After spending 9 months in Asia last year we began to pick up on some pretty interesting facts about this continent! At times we found ourselves in stitches as we witnessed, ate and experienced things we had never before. Everything in Asia was foreign to us – the foods, the religions, the cultures and the everyday mayhem that revolves around the lives of the locals.
There’s something so fascinating about Asian culture and it was here that we were pushed outside of our comfort zones, had our patience tested, expanded our cultural knowledge and most importantly, really learnt to appreciate the simple joys in life.
We couldn’t help but share some of these with you. Enjoy!
1/ Motorbikes rule the roads
Did you know that more people own motorbikes in Asia than cars? It’s almost strange if you don’t own a motorbike, not to mention how unbelievable it is how many people they can actually squeeze onto one bike. A family of 5 including a baby? No problem! We saw bikes carrying everything from baskets of chickens to balloons, people & even construction equipment. Both Grab and Uber have motorbike services in most of the larger cities and it’s a thrill ride at the best of times. Please don’t forget to wear a helmet every time you get on a motorbike!
2/ The humidity is like no other
The humidity in Asia is something else, with the Philippines and Malaysia topping the hottest temps ever! Apart from constant sweating, I didn’t think it was possible to have hair that was so permanently frizzy. Don’t bother bringing a blow dryer to Asia, it’s a complete waste of space, heat and energy. A little word of advice, when you have the option to choose an A/C room, do it. Seriously. It’s worth the extra $$! Oh and if you’re wondering what is going on in this pic…we were walking up the world’s steepest hill whilst being chased by monkeys, in 45-degree heat :D. I was STOKED!
3/ WiFi (or data) is accessible nearly everywhere
Everywhere in Asia had WiFi, including 90% of restaurants, buses and even teeny village homes in the hills of Sapa or directly by this beach in Thailand. If the WiFi was poor, most countries had reliable sim-cards with a ton of data on it for less than $10 a month. You can only imagine how happy this made a certain someone. Man Australia is behind in the internet world.
4/ Long bus rides become your best friend (or worst nightmare)
Four years ago, before we started travelling, a 2-hour bus ride would be complete hell but after travelling through Asia for almost 9 months, anything less than 10 hours is a piece of cake (mostly). It’s impossible to travel through Asia without getting on at least one long-distance bus ride.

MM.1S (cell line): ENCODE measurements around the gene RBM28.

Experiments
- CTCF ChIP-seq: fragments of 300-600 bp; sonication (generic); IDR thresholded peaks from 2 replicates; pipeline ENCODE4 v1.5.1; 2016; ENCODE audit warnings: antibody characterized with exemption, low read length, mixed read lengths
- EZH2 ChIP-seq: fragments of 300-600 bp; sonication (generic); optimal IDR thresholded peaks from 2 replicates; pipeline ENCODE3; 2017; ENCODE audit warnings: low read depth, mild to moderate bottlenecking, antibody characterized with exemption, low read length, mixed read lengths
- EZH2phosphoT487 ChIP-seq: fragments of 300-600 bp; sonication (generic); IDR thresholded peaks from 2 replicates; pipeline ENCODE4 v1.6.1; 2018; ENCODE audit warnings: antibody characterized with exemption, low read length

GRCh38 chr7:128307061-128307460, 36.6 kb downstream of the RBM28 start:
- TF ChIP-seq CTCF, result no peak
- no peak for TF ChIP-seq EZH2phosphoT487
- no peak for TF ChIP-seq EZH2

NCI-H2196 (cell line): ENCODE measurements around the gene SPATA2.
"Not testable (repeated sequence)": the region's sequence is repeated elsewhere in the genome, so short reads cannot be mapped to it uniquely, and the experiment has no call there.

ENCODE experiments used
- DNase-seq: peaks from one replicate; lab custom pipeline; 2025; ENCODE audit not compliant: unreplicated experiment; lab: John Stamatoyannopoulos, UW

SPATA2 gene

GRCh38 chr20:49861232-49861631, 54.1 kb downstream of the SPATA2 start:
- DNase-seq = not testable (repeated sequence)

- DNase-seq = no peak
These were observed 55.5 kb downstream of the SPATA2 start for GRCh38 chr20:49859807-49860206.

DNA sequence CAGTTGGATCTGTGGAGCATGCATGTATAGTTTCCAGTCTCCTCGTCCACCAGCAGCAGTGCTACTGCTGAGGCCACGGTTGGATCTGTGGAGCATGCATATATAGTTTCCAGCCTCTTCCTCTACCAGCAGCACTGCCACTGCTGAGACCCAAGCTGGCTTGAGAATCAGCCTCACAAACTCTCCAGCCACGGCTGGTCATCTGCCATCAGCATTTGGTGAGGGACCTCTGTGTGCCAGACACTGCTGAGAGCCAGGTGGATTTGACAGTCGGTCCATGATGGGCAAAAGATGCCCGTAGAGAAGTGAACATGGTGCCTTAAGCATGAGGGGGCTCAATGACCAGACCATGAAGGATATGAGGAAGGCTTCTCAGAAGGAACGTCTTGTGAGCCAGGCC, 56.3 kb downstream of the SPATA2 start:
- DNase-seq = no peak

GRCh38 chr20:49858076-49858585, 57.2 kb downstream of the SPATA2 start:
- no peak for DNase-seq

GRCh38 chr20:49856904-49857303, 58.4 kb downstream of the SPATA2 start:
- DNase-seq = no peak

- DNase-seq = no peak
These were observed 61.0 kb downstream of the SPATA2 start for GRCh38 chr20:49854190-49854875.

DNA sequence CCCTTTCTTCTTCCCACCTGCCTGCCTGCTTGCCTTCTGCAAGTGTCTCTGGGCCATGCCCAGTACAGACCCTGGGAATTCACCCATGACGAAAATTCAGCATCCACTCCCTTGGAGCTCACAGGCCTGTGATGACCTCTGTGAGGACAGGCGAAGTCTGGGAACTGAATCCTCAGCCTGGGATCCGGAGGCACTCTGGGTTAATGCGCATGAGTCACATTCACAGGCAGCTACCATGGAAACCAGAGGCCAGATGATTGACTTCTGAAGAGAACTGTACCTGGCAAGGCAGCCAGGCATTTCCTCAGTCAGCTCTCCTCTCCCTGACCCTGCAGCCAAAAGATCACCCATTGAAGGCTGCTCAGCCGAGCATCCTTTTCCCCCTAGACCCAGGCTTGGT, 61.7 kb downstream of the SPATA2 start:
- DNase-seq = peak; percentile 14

Don’t turn your nose up at a 15-hour bus ride, just yet! Most of the buses, especially through Thailand, Myanmar, Laos, Cambodia and Vietnam are very good. The seats go almost flat, there is often WiFi, a reasonable toilet (for bus standards), they stop regularly for food breaks and overnight buses will save you a night’s money on accommodation. I think the longest one we ever took was 16.5 and yep, we didn’t die.
5/ Bugs (to eat) are plentiful
Ever wondered what a scorpion tastes like? Head to Vietnam or Bangkok. Interested to taste a tarantula? Off you go to Cambodia. Fried centipede? Next stop Beijing. At any given outdoor market or busy street, you’re bound to find at least one vendor with a cart loaded up with insect snacks, making many tourists shiver and others lick their lips. I can’t say I swallowed the lemongrass scorpion given to me during our walking tour in Vietnam (oo those crunchy legs) but at least the flavour was good? Maybe?
6/ Street food reigns #1 for a tasty meal
I think the street food was our favourite thing about Asia. Surprisingly, after 9 months of eating street food, neither of us fell sick the entire time and we definitely ate street food as often as possible. It’s relatively hygienic and many food stalls have cleaned up their act over the last few years. It’s the cheapest, most convenient way to eat throughout Asia and it brings a whole new level of dining to the table. Plastic chairs line the sidewalks along with communal tables and a very social atmosphere. Grab and go or sit and relax. You haven’t experienced Asia till you’ve enjoyed a street food meal!
7/ It is ridiculously affordable
Does it sound like the perfect holiday, especially for backpackers to live off $30 a day, maximum? It does to us! Treat yourself to a massage for as little as $10, a beer for $0.25c, a meal for $2, a motorbike rental for $5 and a bed to sleep for under $10. You do the math! There’s the option to go luxury and even then you’ll still find plenty of hotels well under the cost of a hotel in any other continent.
8/ Businesses rely heavily on TripAdvisor
Restaurants, tour companies and hotels throughout Asia thrive off of reviews, especially on TripAdvisor. If we left a restaurant, whether the food was good or not, we were given a business card asking us to please review them right away. During our time in both Sri Lanka and Vietnam, we were bribed with freebies to leave a glowing review. If they’ve ever won an award or had recognition, there were signs all over the restaurant proving it. It definitely made our lives easier by using TripAdvisor for both our restaurant and hotel choices, but we were mindful of not overusing it and just discovering places on our own.